Pennsylvania invests more than $2M in zero- and low-emission transport
The Wolf Administration announced $2.1 million in Alternative Fuels Incentive Grants (AFIG) to municipalities and businesses for clean fuel transportation projects to improve air quality in their communities. The AFIG program provides funding to help municipalities, businesses, and nonprofit organizations in Pennsylvania replace older gasoline- or diesel-fueled vehicles with electric, renewable natural gas, CNG, ethanol, biodiesel, or LPG fueled vehicles. It also funds installation of fueling equipment for these vehicles.
“Transportation is one of the biggest sources of air pollution in Pennsylvania. That’s why investing in zero- and low-emission transportation pays off big: It helps us breathe healthier air and slow down climate change,” said Department of Environmental Protection (DEP) Executive Deputy Secretary Ramez Ziadeh. “Through AFIG, DEP assists businesses and organizations of all sizes in pursuing their clean fuel transportation goals.”
New grant funding went to 13 municipalities and businesses for 15 projects. Collectively the funded projects are anticipated to reduce gasoline use by 478,000 gallons per year over their lifetimes. They are expected to cut NOx emissions by 6,429 kilograms and CO2 emissions by 2,642 metric tons per year. Eleven projects are located in or serve Environmental Justice areas, or census tracts where 20% or more residents live at or below the federal poverty line or 30% or more residents identify as a non-white minority, according to federal data.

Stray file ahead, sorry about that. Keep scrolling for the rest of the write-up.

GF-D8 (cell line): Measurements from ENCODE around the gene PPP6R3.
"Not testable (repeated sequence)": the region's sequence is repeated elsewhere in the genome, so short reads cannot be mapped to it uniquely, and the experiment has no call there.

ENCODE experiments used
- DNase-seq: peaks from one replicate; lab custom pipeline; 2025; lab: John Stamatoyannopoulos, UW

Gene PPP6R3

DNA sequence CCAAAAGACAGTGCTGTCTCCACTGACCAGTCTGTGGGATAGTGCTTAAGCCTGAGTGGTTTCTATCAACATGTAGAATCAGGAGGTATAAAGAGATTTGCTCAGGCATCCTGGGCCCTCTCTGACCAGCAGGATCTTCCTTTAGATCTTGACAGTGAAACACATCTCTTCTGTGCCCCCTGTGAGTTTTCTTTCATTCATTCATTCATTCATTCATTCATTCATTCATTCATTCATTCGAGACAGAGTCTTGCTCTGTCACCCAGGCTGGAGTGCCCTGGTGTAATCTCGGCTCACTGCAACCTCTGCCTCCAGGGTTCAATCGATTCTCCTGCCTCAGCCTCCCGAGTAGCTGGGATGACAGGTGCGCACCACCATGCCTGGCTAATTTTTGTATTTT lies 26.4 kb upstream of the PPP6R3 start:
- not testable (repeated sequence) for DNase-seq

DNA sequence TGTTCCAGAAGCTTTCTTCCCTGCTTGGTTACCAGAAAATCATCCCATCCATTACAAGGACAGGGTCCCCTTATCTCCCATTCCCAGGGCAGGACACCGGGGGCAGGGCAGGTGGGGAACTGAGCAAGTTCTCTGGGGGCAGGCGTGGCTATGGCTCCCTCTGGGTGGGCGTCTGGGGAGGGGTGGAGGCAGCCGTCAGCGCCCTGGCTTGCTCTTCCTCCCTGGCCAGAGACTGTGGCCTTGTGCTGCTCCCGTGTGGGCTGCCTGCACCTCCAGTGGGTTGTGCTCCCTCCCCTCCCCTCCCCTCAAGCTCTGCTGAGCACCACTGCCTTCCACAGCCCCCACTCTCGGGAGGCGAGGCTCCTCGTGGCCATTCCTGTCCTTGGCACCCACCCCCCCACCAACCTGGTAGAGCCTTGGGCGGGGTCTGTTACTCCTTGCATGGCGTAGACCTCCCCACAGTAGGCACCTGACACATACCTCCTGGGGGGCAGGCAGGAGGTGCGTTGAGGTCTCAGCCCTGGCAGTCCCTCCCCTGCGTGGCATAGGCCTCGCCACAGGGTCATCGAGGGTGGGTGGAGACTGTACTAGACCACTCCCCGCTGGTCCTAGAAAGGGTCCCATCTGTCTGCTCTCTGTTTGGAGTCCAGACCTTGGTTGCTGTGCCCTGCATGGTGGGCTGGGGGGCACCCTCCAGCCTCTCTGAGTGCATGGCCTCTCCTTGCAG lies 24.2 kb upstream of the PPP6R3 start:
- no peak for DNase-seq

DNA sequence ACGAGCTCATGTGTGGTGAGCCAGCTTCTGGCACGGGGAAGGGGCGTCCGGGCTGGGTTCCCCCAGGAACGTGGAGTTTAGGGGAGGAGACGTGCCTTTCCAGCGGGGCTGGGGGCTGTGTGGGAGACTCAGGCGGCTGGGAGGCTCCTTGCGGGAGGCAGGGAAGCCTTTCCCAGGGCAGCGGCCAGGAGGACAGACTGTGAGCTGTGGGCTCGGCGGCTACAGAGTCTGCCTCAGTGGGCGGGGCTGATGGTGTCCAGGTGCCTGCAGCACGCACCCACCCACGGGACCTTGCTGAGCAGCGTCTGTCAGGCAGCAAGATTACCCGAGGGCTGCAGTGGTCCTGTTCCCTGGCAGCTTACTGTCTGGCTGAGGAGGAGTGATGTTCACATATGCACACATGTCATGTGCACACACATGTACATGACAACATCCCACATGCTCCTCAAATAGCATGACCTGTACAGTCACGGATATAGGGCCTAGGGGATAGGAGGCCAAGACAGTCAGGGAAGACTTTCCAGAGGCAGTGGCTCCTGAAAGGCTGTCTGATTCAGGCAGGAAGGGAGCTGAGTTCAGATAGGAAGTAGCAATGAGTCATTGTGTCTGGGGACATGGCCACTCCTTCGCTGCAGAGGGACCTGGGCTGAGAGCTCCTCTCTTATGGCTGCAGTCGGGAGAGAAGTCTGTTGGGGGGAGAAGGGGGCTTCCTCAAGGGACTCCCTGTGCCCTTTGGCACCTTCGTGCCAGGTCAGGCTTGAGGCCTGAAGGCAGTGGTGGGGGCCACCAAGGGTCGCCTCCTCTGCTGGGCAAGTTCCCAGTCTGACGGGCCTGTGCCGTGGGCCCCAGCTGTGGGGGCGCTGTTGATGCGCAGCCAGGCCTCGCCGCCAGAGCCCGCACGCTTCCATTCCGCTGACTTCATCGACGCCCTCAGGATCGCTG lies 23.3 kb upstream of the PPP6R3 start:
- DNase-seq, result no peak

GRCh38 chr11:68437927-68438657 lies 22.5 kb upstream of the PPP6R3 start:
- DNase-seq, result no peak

The funded projects include:
- MJ Transport Logistics (Centre County): $300,000 for eight CNG tractor trailers to haul waste from transfer stations to the landfill.
- Francis J. Palo, Inc. (Clarion County): $30,000 to convert four F-150 pickup trucks to run on CNG.
- Chestnut Valley Landfill (Fayette County): $300,000 for eight CNG trash collection trucks.
- Amazon Logistics (Luzerne County): $300,000 for 10 renewable natural gas tractor trailers to move goods from a factory or warehouse to its Hazleton Fulfillment Center.
Transportation generates 47% of NOx emissions in Pennsylvania, contributing to formation of ground-level ozone. This affects the health of children, older people, people who work or are active outdoors, and people with asthma, emphysema, or other lung conditions. The Pennsylvania Department of Health has found that asthma-related emergency room visits increase when air quality is very poor.